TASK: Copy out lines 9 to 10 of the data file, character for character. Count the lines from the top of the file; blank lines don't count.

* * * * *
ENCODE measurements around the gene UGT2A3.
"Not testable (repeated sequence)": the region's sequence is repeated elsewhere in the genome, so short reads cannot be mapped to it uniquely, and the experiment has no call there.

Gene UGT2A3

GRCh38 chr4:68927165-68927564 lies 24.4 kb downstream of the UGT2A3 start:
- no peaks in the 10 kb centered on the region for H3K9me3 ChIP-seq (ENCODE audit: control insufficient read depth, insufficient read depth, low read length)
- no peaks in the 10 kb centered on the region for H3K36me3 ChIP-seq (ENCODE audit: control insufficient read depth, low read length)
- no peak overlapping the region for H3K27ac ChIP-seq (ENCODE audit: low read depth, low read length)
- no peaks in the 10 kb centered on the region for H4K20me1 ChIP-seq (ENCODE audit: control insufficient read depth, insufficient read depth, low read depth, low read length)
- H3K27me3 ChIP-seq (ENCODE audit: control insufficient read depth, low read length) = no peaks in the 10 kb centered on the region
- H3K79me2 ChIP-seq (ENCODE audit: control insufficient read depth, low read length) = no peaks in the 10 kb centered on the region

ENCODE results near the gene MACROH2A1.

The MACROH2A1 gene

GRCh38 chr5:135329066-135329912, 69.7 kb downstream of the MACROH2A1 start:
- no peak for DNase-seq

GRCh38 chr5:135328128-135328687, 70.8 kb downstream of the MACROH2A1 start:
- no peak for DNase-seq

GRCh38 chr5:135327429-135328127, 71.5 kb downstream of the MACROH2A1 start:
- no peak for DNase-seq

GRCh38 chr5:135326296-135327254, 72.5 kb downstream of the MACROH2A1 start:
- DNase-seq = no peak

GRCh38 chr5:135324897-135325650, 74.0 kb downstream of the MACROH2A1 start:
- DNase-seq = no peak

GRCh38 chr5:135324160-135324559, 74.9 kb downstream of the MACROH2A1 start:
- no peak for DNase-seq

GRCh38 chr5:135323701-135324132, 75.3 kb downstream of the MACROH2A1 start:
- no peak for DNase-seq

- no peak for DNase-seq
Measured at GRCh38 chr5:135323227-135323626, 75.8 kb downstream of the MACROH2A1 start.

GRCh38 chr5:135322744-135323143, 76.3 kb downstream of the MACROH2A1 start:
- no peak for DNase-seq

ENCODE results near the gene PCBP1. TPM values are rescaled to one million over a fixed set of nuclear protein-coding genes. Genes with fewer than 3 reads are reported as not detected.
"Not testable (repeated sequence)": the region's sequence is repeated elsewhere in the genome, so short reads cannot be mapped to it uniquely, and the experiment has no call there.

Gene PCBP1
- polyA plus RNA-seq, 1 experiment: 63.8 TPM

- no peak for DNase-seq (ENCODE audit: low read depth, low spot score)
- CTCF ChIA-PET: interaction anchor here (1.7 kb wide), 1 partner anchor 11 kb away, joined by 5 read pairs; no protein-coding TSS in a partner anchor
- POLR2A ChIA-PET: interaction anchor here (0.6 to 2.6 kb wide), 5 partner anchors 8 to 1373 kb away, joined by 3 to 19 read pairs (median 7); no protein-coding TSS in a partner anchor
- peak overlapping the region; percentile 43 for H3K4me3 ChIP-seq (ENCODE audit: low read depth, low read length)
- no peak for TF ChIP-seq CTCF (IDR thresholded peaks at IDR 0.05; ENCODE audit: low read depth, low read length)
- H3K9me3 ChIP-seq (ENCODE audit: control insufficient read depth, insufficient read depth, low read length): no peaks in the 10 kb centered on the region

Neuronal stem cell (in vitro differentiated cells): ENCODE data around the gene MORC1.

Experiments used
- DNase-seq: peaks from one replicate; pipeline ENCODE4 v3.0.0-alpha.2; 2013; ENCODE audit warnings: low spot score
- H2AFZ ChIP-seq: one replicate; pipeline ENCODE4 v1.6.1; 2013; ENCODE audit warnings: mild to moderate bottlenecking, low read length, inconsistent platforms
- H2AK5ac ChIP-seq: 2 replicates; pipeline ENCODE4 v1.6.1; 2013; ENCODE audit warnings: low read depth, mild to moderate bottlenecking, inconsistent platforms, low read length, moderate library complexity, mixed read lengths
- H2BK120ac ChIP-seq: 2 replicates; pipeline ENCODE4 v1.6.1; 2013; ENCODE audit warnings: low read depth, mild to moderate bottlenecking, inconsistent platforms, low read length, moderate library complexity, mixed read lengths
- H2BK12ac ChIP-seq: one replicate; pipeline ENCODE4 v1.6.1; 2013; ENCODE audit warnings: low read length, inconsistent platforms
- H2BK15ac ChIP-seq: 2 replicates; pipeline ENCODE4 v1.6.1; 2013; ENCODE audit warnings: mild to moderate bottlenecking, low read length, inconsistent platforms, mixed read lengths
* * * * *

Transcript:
- H3K27me3 ChIP-seq (ENCODE audit: control insufficient read depth, low read length) = no peaks in the 10 kb centered on the region
- H3K79me2 ChIP-seq (ENCODE audit: control insufficient read depth, low read length) = no peaks in the 10 kb centered on the region